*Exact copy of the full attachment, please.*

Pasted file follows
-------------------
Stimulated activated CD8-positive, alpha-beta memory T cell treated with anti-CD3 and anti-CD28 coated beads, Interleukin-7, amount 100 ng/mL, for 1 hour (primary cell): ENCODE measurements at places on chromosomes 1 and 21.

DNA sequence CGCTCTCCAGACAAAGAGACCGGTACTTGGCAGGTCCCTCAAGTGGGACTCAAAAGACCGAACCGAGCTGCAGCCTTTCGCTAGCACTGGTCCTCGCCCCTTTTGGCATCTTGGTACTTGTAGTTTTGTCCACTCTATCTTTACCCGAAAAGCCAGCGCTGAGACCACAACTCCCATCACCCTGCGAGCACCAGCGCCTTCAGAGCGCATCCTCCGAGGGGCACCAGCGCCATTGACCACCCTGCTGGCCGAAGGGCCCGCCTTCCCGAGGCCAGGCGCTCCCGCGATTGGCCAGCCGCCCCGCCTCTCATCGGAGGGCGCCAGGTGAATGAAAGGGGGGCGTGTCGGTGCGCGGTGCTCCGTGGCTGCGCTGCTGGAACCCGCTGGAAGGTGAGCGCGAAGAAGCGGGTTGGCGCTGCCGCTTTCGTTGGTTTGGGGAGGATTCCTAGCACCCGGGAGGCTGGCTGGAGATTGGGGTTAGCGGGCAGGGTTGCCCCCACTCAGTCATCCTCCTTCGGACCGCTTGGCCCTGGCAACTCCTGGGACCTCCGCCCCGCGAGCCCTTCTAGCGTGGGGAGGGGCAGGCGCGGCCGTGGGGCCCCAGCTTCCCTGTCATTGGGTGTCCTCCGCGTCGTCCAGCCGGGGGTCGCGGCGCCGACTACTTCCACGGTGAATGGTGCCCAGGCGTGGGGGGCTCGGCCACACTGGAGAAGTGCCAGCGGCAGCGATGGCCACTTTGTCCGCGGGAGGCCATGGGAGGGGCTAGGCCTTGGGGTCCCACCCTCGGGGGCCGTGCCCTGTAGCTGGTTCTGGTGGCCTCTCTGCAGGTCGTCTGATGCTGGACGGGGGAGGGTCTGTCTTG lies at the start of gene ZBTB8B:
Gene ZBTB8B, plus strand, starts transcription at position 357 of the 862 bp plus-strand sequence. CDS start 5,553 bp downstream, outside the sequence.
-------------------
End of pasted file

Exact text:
Stimulated activated CD8-positive, alpha-beta memory T cell treated with anti-CD3 and anti-CD28 coated beads, Interleukin-7, amount 100 ng/mL, for 1 hour (primary cell): ENCODE measurements at places on chromosomes 1 and 21.

DNA sequence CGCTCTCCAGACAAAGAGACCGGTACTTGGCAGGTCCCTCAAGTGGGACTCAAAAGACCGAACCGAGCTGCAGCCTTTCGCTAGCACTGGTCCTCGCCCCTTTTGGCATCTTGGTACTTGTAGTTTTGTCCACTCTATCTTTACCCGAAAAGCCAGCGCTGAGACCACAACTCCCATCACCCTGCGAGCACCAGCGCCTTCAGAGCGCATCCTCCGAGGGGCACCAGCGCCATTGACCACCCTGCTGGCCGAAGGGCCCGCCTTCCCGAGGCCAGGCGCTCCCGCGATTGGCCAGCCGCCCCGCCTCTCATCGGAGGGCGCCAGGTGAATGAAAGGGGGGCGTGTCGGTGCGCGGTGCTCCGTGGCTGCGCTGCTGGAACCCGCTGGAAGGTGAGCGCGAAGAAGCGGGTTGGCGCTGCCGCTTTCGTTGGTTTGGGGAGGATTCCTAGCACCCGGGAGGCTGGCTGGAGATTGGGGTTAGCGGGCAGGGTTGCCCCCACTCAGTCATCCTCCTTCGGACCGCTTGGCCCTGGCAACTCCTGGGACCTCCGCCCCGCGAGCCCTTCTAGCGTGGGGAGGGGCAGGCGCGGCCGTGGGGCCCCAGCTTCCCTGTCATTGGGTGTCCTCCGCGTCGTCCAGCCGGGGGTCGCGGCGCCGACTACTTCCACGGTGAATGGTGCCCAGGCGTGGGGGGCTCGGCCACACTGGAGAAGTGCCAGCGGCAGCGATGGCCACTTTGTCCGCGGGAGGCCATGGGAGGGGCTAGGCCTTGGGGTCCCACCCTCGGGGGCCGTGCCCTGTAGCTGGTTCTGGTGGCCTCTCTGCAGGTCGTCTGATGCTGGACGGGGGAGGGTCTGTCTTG lies at the start of gene ZBTB8B:
Gene ZBTB8B, plus strand, starts transcription at position 357 of the 862 bp plus-strand sequence. CDS start 5,553 bp downstream, outside the sequence.